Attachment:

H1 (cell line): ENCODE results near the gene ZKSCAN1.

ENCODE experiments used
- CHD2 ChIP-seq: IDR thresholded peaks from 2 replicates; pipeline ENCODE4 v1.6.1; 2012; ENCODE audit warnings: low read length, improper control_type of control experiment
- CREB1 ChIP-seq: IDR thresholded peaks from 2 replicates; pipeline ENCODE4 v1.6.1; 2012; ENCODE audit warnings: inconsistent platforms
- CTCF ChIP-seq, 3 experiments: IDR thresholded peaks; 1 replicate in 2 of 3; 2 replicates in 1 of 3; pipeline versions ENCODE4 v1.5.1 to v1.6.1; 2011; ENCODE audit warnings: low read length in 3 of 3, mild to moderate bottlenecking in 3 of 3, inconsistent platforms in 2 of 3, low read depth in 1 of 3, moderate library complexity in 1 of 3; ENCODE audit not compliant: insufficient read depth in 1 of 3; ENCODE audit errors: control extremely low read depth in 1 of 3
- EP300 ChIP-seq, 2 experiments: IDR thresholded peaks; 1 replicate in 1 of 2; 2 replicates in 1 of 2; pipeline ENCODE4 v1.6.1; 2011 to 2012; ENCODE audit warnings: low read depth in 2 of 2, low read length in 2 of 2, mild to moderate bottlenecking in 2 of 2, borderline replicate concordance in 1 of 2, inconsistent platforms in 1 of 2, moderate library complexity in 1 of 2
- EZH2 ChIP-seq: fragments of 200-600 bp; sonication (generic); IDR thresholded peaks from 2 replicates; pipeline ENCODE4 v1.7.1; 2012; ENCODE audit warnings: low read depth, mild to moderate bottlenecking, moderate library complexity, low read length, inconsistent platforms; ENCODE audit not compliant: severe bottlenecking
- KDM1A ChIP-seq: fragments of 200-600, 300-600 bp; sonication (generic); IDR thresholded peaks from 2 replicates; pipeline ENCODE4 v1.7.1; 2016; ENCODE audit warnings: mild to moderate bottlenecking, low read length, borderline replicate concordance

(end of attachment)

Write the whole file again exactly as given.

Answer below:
H1 (cell line): ENCODE results near the gene ZKSCAN1.

ENCODE experiments used
- CHD2 ChIP-seq: IDR thresholded peaks from 2 replicates; pipeline ENCODE4 v1.6.1; 2012; ENCODE audit warnings: low read length, improper control_type of control experiment
- CREB1 ChIP-seq: IDR thresholded peaks from 2 replicates; pipeline ENCODE4 v1.6.1; 2012; ENCODE audit warnings: inconsistent platforms
- CTCF ChIP-seq, 3 experiments: IDR thresholded peaks; 1 replicate in 2 of 3; 2 replicates in 1 of 3; pipeline versions ENCODE4 v1.5.1 to v1.6.1; 2011; ENCODE audit warnings: low read length in 3 of 3, mild to moderate bottlenecking in 3 of 3, inconsistent platforms in 2 of 3, low read depth in 1 of 3, moderate library complexity in 1 of 3; ENCODE audit not compliant: insufficient read depth in 1 of 3; ENCODE audit errors: control extremely low read depth in 1 of 3
- EP300 ChIP-seq, 2 experiments: IDR thresholded peaks; 1 replicate in 1 of 2; 2 replicates in 1 of 2; pipeline ENCODE4 v1.6.1; 2011 to 2012; ENCODE audit warnings: low read depth in 2 of 2, low read length in 2 of 2, mild to moderate bottlenecking in 2 of 2, borderline replicate concordance in 1 of 2, inconsistent platforms in 1 of 2, moderate library complexity in 1 of 2
- EZH2 ChIP-seq: fragments of 200-600 bp; sonication (generic); IDR thresholded peaks from 2 replicates; pipeline ENCODE4 v1.7.1; 2012; ENCODE audit warnings: low read depth, mild to moderate bottlenecking, moderate library complexity, low read length, inconsistent platforms; ENCODE audit not compliant: severe bottlenecking
- KDM1A ChIP-seq: fragments of 200-600, 300-600 bp; sonication (generic); IDR thresholded peaks from 2 replicates; pipeline ENCODE4 v1.7.1; 2016; ENCODE audit warnings: mild to moderate bottlenecking, low read length, borderline replicate concordance